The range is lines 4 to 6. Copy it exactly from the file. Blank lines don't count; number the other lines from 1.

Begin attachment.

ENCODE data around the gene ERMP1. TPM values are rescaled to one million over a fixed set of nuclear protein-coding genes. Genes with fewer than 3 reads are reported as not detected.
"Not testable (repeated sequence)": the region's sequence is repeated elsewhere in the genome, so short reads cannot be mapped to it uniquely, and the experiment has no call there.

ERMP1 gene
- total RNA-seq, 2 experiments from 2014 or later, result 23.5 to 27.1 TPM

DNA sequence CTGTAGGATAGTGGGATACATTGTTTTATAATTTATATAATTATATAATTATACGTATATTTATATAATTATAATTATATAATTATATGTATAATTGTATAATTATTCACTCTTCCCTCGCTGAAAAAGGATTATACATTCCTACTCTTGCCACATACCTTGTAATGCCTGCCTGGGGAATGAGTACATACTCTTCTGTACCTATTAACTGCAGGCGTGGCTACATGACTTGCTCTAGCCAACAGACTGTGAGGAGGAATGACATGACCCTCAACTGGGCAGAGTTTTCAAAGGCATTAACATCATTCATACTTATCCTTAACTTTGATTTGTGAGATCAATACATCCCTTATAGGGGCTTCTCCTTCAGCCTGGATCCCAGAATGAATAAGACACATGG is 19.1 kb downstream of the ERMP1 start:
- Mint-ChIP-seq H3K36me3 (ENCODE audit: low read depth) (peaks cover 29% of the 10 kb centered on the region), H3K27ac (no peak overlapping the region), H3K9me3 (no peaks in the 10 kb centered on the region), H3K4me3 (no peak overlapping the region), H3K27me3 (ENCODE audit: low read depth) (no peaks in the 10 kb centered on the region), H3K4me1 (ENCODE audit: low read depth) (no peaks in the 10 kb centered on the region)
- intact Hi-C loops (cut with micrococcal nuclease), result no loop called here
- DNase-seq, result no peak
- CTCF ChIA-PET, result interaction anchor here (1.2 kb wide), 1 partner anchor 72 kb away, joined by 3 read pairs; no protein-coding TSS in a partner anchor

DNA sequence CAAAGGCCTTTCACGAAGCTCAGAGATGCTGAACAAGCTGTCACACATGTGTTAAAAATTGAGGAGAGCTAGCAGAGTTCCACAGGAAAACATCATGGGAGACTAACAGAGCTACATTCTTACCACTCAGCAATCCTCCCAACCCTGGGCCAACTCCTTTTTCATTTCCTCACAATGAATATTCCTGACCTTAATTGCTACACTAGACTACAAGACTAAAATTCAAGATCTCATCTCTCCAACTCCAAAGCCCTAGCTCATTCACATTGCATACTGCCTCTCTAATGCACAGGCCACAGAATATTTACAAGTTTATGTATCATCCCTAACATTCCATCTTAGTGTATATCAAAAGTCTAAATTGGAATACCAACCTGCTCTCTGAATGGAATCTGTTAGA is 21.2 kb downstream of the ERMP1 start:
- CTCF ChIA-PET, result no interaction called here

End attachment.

- total RNA-seq, 2 experiments from 2014 or later, result 23.5 to 27.1 TPM

DNA sequence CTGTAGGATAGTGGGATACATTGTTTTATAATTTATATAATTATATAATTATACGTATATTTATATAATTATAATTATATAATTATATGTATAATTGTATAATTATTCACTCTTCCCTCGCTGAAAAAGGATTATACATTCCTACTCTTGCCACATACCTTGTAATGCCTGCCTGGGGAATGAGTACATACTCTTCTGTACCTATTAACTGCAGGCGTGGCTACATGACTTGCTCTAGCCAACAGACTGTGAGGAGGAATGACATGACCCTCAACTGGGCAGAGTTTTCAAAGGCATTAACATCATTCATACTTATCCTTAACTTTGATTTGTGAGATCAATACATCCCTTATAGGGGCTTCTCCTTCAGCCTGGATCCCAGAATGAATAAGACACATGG is 19.1 kb downstream of the ERMP1 start:
- Mint-ChIP-seq H3K36me3 (ENCODE audit: low read depth) (peaks cover 29% of the 10 kb centered on the region), H3K27ac (no peak overlapping the region), H3K9me3 (no peaks in the 10 kb centered on the region), H3K4me3 (no peak overlapping the region), H3K27me3 (ENCODE audit: low read depth) (no peaks in the 10 kb centered on the region), H3K4me1 (ENCODE audit: low read depth) (no peaks in the 10 kb centered on the region)